The second possible criticism of my view is that one ought to always try to discover truth and help others to do the same. This seems like a much stronger criticism with roots in Platonic philosophy. Here, one might be tempted to say that choosing between the pills is analogous to choosing whether or not to leave Plato’s cave. It seems that this is even what the Matrix is alluding to when it talks about a ‘world of illusion’ and a world of ‘truth’. One could then continue this train of thought and propose, as Plato does, that it is best to always try to pursue truth and to then try to show the truth to others.
I think, however, that the situation that Neo faces is not analogous to leaving the cave and that the very thing that has given us so much trouble in trying to figure out how one could choose between the pills makes the analogy fail. Specifically, the fact that there is no way to know that the new world is any more real or true than the old one makes the situation different from the cave. For Plato, when someone leaves the cave, he or she sees real objects for the first time, and can tell that they are different and more real than the shadows on the wall of the cave. Unlike leaving the cave, when someone takes the red pill, she does not see the new world as consisting in real things as opposed to shadows. Instead, the new world seems to consist in things that are different from those in the old world, but equally real. This difference between the two pills and Plato’s cave seems to make it difficult to argue that one should take the red pill in order to be able see truth and show the truth to others. Without any way to tell when one is seeing the truth, how is there any way to show that truth to others?
Right here, one might want to bring up what I see as the third and strongest criticism of my view. The criticism proceeds by pointing out that while I have explained why knowing that one has made a choice is not relevant and why it is hard to justify taking the red pill for the sake of being able to show the truth to others, I have not addressed the point that there is something inherently valuable in both pursuing and facing the truth. I would like to respond to this possible complaint in two parts. First I want to explain the problems with suggesting that the red pill is better because it is better to see the truth, and then why it is equally problematic to say that the red pill is better because it is good to do anything one can to try to pursue truth.
I do not wish to argue that there is no value in being exposed to the truth, but rather that without any way to know when one is seeing the truth, any such value in seeing the truth is lost. If someone is shown the truth about something, but does not know that what he is seeing is the truth, then there is no way for that person to give any sort of privilege to the true information he now has, and thus no way for that information to have any particular value just because it happens to be true. That is, the only way for seeing the truth to have any value is if the true information can be used or categorized differently than false information. With the red pill this cannot be done, and thus there is no meaningful way to argue that there is something good just in seeing the truth.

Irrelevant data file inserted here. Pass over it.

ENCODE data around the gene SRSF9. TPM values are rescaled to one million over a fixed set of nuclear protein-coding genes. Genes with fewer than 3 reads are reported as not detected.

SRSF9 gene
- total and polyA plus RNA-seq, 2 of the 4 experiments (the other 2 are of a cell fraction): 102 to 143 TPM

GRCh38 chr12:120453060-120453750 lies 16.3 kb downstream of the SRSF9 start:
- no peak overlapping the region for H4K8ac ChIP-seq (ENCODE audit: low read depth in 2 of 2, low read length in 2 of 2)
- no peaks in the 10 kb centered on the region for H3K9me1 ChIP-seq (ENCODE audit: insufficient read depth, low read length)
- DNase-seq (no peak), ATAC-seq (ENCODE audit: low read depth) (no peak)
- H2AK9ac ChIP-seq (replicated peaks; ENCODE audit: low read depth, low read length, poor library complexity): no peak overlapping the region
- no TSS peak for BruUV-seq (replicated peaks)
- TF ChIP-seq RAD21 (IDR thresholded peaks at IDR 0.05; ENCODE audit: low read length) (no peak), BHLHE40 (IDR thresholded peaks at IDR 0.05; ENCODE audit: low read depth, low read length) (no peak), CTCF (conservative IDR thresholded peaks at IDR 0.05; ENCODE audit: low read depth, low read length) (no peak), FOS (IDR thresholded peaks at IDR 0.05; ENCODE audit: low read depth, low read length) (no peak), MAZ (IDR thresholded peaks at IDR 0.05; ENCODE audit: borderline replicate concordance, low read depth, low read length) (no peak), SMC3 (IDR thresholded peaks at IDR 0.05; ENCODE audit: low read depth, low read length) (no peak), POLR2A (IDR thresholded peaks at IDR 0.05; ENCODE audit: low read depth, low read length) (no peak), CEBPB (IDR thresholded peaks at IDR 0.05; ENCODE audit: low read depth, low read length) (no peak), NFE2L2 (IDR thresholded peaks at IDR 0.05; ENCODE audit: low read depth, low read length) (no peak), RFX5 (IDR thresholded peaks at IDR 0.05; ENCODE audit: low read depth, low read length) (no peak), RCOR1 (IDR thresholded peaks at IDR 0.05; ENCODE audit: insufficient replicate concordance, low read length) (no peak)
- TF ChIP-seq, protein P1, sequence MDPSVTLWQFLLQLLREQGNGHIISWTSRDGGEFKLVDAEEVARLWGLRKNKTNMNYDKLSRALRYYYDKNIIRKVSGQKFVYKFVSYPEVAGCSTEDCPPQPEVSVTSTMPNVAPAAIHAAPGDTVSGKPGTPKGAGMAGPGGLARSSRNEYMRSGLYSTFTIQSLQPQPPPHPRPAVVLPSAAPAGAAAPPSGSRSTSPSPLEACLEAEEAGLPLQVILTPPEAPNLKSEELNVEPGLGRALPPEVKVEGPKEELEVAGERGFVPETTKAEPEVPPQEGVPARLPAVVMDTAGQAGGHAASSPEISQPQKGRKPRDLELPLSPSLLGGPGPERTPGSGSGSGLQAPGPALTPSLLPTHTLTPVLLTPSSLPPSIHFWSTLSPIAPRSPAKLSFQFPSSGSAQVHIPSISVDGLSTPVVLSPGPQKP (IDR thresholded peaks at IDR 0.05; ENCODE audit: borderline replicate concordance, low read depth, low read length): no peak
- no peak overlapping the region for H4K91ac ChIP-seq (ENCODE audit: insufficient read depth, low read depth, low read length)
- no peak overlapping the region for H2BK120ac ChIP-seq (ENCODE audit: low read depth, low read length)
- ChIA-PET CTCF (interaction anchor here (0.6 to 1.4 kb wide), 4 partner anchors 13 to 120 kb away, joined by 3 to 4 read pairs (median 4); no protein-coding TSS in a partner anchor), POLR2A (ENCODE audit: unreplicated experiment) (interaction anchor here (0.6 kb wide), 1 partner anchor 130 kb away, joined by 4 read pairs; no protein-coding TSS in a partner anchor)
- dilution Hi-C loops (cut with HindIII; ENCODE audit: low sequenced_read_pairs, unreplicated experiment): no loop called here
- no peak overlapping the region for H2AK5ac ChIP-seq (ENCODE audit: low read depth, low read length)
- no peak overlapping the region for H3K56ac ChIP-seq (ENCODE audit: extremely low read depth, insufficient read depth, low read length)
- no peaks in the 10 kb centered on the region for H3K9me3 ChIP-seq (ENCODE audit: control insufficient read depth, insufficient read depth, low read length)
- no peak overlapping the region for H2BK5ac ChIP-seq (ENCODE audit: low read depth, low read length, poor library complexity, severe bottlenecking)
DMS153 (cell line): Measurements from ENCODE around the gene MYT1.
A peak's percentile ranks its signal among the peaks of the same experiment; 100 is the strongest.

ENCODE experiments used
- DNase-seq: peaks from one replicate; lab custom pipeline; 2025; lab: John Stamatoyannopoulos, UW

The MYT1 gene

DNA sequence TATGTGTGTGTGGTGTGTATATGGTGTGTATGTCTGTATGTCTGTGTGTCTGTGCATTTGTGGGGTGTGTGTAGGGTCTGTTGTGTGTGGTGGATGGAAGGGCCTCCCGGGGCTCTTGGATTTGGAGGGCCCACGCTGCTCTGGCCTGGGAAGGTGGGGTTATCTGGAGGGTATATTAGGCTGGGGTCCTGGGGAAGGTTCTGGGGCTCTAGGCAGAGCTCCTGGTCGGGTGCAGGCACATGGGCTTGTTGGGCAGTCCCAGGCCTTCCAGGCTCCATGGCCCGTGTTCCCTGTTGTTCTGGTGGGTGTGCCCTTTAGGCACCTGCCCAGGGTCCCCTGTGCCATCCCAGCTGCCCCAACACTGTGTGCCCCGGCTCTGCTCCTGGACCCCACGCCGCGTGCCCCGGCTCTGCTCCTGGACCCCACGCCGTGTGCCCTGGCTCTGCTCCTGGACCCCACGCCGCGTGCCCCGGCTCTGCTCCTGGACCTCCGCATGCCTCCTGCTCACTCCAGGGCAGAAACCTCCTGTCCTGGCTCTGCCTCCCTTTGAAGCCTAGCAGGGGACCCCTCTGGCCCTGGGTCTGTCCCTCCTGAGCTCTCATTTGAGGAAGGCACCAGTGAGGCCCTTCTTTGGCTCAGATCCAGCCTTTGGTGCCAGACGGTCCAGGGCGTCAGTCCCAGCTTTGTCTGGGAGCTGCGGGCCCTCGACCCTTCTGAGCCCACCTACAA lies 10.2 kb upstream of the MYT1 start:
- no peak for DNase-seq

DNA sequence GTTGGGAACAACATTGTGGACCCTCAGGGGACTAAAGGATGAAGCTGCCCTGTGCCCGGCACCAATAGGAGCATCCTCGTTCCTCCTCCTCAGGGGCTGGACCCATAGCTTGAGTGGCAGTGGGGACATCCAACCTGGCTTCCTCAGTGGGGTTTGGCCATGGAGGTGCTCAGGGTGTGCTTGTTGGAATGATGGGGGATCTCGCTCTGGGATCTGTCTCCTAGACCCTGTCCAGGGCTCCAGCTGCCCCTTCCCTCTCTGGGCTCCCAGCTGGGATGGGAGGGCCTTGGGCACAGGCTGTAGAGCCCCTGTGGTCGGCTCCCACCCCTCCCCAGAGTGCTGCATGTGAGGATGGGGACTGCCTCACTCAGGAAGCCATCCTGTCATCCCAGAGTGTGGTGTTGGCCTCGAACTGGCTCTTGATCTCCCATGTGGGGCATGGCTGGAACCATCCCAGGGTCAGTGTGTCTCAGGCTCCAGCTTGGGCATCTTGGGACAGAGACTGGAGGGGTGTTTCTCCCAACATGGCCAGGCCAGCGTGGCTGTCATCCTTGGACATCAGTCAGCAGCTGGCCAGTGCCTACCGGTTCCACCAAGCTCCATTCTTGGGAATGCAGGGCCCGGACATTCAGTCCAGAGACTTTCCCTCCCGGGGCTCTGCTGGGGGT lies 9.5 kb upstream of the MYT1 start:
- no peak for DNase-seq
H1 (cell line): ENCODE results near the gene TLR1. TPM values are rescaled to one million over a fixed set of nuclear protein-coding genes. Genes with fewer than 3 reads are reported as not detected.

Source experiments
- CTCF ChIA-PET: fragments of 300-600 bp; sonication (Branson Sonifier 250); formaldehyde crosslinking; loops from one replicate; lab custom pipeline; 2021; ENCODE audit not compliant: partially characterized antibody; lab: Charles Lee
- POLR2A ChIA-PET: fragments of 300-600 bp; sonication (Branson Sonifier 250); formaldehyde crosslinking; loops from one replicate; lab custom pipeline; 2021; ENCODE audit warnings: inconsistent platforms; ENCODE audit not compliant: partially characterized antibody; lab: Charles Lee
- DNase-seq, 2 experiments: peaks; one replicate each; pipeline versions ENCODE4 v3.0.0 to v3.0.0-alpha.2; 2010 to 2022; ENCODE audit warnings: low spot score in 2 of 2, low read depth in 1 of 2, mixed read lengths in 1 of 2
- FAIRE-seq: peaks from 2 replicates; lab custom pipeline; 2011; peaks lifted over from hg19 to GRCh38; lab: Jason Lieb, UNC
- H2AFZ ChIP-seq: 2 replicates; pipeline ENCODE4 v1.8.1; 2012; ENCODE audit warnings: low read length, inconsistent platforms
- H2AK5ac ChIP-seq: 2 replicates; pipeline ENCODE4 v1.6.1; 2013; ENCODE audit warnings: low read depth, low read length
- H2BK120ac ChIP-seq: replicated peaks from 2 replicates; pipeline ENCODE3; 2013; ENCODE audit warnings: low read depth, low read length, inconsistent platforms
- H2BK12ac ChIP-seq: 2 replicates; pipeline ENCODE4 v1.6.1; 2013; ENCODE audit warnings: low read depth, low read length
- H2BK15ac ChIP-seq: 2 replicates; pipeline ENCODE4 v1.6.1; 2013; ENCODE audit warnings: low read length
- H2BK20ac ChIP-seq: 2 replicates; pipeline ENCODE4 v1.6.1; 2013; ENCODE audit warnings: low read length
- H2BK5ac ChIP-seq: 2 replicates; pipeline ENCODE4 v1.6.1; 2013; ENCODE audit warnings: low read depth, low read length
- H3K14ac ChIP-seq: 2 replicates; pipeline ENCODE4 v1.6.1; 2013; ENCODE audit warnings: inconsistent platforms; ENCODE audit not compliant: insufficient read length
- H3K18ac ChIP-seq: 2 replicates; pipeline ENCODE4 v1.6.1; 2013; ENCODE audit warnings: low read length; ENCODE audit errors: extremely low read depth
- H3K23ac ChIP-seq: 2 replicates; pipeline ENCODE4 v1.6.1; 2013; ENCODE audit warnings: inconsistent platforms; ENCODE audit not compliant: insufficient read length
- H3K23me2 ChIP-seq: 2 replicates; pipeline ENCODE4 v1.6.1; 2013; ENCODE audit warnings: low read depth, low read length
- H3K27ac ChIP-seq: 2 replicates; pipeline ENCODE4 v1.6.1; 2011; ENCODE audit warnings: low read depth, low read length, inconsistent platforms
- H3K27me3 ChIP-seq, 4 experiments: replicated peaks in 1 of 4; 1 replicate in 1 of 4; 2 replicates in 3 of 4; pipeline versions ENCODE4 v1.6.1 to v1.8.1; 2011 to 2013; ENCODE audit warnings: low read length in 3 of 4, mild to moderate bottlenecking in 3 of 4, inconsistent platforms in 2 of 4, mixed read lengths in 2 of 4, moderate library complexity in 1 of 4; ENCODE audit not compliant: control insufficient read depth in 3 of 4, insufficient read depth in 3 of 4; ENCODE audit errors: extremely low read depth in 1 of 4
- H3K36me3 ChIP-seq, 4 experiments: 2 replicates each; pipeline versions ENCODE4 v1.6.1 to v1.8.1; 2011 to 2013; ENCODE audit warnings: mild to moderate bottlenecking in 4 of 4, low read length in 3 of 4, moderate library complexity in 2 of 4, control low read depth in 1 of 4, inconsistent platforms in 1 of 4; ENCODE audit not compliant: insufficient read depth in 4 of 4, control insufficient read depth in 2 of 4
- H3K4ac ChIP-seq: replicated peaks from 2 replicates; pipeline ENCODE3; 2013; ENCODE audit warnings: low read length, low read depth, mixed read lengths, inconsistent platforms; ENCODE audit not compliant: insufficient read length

To the second part of this final criticism, that it is good just to try to pursue truth and thus take the red pill, I want to respond by arguing that if there is any inherent goodness in just trying to pursue truth, it still does not matter which pill one takes because one can be just as convinced in either world that he is trying to move closer to true knowledge about the world. Of course, if one takes the red pill, then one will think that she is doing what needs to be done in order to attain true knowledge about the world. What might not be so obvious is that one can feel exactly the same way in the world of the blue pill. I have already argued that how much faith or skepticism one has about the realness of the world is only dependent on the individual and not on which pill she chooses. Similarly, whether or not one tries to pursue truth for its own sake is dependent on certain qualities of the individual in question, and not on which pill that person takes.
The basic point I have been making is that one needs to be able to know when one is or is not seeing the real world or the truth for either of these terms to have any value. Over and over, we have seen that because there is no way to tell that one world is more real or closer to the truth than the other world, any benefits to choosing one pill over the other disappear. What this should lead us to is the conclusion that there is a problem with the very question we are trying to address. It seems that our question presupposes, by speaking of one world as being ‘illusion’ and the other as being ‘truth’, that there is some way that a person who was choosing between the two pills could tell the difference and thus appreciate the ‘true’ world. The movie asks us to simply accept that there are two worlds and that one is real and the other is not. This is fine for entertainment, but if we want a serious and justifiable philosophical answer to the pill dilemma, then we need to start asking hard questions and figure out what we can and cannot rationally know and argue. Without a willing suspension of disbelief, there is no rational way to choose a pill. Blind faith seems to be the only way to justify either choice, and blind faith alone can not establish a rational basis for making this, or any other, decision.
© Robin Beck
Robin Beck comes from Santa Fe, New Mexico. He is in his fourth year at the University of Chicago concentrating in philosophy.